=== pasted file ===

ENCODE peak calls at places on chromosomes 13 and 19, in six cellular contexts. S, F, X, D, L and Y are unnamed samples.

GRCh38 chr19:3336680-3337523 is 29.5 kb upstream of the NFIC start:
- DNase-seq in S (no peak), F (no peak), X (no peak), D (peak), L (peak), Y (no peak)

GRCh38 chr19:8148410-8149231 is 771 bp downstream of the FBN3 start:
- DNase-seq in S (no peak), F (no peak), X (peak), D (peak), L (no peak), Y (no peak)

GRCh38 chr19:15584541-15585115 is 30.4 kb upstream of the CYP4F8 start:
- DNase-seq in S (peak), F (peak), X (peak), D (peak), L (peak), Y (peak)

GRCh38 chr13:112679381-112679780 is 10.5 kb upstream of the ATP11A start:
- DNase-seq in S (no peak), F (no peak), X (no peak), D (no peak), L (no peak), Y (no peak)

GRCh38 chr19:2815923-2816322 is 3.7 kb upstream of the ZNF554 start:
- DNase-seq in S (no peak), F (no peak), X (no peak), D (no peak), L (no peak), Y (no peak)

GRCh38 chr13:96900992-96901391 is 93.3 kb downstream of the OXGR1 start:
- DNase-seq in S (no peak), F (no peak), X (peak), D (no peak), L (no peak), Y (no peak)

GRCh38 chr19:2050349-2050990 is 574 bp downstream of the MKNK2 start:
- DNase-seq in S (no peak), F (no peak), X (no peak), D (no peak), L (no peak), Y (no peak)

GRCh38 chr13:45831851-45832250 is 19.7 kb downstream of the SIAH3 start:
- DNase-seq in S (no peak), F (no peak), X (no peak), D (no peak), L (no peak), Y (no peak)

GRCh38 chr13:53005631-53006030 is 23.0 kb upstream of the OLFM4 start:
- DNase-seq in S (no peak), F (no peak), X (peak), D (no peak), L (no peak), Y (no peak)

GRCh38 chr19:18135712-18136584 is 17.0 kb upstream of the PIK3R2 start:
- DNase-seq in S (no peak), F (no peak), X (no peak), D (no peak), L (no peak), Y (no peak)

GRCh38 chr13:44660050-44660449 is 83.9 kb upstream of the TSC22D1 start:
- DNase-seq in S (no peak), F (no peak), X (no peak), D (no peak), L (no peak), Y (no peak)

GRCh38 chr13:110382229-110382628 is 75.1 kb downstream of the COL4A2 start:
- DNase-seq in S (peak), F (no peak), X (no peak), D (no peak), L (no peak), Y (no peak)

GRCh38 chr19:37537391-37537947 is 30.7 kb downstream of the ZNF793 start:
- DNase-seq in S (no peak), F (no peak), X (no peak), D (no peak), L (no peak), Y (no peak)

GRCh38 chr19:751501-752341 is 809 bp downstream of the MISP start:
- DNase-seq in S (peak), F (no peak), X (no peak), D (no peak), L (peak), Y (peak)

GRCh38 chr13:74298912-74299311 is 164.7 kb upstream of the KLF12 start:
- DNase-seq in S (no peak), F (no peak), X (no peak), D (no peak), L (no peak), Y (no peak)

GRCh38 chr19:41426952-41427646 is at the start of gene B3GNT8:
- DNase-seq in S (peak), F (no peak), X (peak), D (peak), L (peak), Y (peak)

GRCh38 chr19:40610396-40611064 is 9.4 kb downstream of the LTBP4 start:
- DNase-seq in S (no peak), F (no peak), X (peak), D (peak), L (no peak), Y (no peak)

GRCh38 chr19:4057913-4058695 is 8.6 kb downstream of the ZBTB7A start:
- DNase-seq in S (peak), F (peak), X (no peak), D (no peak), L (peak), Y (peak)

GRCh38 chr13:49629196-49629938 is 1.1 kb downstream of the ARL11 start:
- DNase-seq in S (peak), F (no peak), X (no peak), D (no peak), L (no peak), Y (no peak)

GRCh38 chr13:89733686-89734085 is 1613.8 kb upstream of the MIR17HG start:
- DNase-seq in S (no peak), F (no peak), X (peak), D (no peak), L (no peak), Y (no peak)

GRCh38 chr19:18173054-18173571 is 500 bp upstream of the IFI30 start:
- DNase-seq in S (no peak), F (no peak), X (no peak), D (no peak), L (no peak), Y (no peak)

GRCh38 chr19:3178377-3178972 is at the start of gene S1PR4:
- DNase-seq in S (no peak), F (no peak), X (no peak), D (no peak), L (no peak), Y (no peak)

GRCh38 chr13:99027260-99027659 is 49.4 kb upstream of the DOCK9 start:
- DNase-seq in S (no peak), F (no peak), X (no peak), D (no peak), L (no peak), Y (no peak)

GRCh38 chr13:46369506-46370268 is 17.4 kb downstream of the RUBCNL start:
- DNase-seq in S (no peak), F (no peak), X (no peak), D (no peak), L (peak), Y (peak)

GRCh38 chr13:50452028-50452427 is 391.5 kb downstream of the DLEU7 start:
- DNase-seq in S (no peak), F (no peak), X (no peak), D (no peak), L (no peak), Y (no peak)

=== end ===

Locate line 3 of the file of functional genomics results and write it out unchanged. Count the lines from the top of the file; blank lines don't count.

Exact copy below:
- DNase-seq in S (no peak), F (no peak), X (no peak), D (peak), L (peak), Y (no peak)